For us, it’s on Friday here. On Friday, when those numbers get updated, I put them onto the chart. What we do as a team is every Monday in our team meetings. We look at these stats as a whole for the county. We focus on a couple of ZIP codes that we own a lot of property in at that time. That does a lot. It’s a team-building activity. One, it gives everyone market knowledge that’s on the team. It gives the acquisitions team members power and statistics when they’re talking and negotiating. On the sales side, it’s the same thing. Business intelligence is what it is. We look at it every Monday and we look at the previous week and then we see how that’s trended month over month as well.
Those are the things you want to track, folks. Weekly basis minimum. It’s going to give you personally a lot more confidence. You hear a lot of people say, “It’s a great time to buy real estate right now.” or “The market is so hot.” Those are very general subjective statements. When you put all that aside and you get right down to the data because the data doesn’t lie.
You become a better negotiator too. I’ll give you a quick example. I spent a lot of time talking on the back-end to our agents bringing buyers for our properties. Besides being President of CT Homes, I lead the sales team. Various times I’ll have lenders or agents say, “You know how COVID has extended the closing period for lenders.” I know from data that’s not the case. We’re closing most of our properties from when we opened Escrow to selling them in less than 21 days.
When a lender or an agent says, “You know how things are taking longer to sell.” I have market data and stats to be able to have a professional conversation with them and squash their comment that it’s going to take longer to close the property. That also shows me that either they’re not as knowledgeable as they can and should be or they’re trying to use that to leverage a longer closing period. That’s one example. It does give you a lot of confidence with your local market, with whoever you’re talking to and who you’re negotiating with.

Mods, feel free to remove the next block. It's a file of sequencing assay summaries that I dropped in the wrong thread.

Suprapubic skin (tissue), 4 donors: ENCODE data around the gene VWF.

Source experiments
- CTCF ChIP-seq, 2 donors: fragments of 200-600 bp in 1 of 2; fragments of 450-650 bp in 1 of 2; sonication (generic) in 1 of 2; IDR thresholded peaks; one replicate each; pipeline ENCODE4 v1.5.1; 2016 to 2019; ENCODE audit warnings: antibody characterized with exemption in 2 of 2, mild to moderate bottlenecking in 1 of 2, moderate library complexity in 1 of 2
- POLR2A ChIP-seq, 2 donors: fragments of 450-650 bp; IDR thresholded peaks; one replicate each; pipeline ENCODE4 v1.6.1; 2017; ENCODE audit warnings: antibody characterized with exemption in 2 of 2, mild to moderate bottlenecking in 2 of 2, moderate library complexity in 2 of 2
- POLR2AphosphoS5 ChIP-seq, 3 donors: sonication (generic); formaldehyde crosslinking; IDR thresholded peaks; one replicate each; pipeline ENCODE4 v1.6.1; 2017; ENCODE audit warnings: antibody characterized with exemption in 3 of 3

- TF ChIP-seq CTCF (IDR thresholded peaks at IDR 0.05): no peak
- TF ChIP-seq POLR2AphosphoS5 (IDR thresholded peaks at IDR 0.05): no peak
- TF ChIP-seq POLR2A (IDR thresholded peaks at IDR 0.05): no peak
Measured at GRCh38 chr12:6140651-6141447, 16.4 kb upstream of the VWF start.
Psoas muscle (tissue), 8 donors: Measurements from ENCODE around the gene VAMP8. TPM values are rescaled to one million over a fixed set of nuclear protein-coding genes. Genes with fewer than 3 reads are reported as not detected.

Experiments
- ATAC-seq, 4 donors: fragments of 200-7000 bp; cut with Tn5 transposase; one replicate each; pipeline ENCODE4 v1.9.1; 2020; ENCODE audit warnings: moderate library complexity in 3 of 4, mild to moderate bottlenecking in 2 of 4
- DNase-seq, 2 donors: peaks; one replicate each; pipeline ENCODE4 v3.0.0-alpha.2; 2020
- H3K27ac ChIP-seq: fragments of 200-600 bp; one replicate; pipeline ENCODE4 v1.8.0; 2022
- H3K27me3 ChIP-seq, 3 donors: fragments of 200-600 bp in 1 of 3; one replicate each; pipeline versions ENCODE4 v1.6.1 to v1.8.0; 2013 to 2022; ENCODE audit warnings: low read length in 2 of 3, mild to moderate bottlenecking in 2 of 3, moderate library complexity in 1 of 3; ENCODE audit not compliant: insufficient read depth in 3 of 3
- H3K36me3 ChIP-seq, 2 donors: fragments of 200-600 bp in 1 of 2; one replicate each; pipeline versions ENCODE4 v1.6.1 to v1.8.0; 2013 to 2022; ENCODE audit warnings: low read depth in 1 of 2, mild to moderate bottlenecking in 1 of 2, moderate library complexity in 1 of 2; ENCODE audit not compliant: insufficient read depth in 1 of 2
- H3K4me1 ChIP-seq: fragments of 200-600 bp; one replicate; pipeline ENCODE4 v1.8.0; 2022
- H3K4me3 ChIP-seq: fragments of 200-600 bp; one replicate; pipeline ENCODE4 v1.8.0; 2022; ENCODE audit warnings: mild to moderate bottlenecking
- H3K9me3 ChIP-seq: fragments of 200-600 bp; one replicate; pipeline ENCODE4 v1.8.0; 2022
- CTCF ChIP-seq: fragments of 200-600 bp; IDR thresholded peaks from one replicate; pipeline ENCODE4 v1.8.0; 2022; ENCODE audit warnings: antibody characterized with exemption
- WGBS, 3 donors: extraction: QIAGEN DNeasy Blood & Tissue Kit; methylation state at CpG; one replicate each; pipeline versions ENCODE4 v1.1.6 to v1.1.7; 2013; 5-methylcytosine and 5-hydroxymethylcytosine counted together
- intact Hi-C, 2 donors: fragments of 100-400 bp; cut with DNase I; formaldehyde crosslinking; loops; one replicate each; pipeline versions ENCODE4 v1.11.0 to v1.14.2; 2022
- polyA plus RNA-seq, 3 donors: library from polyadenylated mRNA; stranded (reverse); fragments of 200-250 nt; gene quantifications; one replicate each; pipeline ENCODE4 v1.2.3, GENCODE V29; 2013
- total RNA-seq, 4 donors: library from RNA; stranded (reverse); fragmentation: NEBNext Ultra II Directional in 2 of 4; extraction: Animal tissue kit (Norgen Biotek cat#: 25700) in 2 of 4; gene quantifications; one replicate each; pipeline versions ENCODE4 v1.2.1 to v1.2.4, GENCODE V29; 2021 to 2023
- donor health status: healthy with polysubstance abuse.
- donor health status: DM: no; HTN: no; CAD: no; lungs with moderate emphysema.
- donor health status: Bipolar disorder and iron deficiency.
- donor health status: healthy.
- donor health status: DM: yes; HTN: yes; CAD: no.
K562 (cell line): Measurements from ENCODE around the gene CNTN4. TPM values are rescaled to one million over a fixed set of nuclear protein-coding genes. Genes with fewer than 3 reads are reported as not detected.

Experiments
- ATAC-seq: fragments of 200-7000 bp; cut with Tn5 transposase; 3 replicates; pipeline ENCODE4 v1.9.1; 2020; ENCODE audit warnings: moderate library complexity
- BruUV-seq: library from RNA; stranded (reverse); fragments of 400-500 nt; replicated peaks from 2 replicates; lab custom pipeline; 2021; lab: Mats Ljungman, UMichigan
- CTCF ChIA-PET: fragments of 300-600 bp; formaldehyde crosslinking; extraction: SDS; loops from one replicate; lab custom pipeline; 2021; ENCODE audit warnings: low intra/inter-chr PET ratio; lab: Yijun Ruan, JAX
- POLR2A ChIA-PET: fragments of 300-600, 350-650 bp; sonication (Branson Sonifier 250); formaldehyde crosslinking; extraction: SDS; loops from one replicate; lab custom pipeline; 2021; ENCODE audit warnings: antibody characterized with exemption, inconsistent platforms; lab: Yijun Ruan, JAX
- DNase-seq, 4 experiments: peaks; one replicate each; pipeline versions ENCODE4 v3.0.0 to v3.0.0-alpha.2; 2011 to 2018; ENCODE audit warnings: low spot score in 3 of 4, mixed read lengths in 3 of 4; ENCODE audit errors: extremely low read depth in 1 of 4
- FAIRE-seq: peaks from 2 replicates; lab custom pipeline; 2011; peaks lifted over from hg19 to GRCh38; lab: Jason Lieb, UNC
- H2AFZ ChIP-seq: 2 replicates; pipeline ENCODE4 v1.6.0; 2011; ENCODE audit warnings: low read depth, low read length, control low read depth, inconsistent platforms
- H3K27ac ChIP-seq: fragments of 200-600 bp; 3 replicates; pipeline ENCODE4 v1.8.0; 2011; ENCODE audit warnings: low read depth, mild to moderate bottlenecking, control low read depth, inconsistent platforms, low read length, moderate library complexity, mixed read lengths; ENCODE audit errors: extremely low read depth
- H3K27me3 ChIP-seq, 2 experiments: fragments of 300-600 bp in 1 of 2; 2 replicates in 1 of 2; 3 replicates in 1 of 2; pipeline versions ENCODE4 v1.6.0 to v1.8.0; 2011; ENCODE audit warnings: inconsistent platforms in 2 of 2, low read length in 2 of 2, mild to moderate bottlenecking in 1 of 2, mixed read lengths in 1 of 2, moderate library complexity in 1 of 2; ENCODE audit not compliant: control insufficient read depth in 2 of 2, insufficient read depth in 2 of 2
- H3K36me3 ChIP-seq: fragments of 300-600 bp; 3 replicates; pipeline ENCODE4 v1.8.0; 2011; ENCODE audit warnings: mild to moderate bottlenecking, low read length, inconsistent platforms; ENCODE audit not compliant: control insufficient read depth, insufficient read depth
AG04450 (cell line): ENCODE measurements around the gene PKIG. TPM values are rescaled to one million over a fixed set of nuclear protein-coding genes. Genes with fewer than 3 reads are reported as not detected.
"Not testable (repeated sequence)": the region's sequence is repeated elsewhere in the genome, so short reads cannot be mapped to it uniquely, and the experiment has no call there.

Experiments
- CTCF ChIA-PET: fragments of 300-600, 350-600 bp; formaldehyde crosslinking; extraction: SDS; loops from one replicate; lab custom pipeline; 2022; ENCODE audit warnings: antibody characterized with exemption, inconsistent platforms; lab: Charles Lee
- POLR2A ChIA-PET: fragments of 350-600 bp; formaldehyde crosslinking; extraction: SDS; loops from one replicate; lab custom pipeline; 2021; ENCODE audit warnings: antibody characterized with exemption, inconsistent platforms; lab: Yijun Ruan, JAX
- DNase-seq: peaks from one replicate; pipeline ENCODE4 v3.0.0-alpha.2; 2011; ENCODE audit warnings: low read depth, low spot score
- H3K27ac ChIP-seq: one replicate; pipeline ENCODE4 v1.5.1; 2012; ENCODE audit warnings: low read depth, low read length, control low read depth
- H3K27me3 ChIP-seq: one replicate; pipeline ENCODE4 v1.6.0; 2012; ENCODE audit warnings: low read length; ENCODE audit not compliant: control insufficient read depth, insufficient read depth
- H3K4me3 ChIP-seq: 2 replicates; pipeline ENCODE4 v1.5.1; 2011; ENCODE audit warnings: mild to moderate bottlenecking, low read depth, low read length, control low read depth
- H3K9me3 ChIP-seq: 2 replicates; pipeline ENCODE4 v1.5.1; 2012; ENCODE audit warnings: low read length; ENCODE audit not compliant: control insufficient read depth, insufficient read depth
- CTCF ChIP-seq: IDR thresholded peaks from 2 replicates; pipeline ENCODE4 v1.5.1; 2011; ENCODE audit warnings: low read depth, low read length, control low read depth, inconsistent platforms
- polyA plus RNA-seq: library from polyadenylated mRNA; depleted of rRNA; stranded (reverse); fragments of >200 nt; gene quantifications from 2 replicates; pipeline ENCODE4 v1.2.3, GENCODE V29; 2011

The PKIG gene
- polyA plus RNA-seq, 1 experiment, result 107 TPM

Those are your market stats and KPIs. JD, let’s chat a little bit about acquisition KPIs. I know from being in your meetings and reporting, there’s a lot of stuff you guys do but what would you say are your top two stats on the acquisition side of the business you’re tracking?
We’re always looking at the amount of offers that we write over a time period. You look at it weekly and monthly, which we do. More importantly than that number, the amount of offers that you write, you want to compare that to the amount of properties that you buy. You ultimately want to know how many offers on average you needed to write to buy a home. That’s a very important statistic to look at because you can use that to create projections and goals for the amount of properties that you want to buy over the next year or the next quarter.
If you have team members like we do, employed by us to buy properties, we can set up commission structures around that KPI. We can give them goals and benchmarks. We can do one-on-one reviews to see where they’re at in the given period. We know on average, how many homes we need to write to buy one home. That’s a very important acquisition KPI that you want to look at.
That’d be a staple for all of us. We’ve said this a few times on the show, but pre-COVID, I think you guys are 1 out of every 24 offers written.
Twenty-six and a half.
One out of 27 and then now 13 points, 8, 9, 6, which is incredible for a very competitive market. If you guys haven’t read the episode where JD and I talked about eight different things that CT Homes is doing to get more offers accepted, I would highly recommend going back and reading to that episode, especially in such a competitive market. You want to give yourself as much advantage as you possibly can.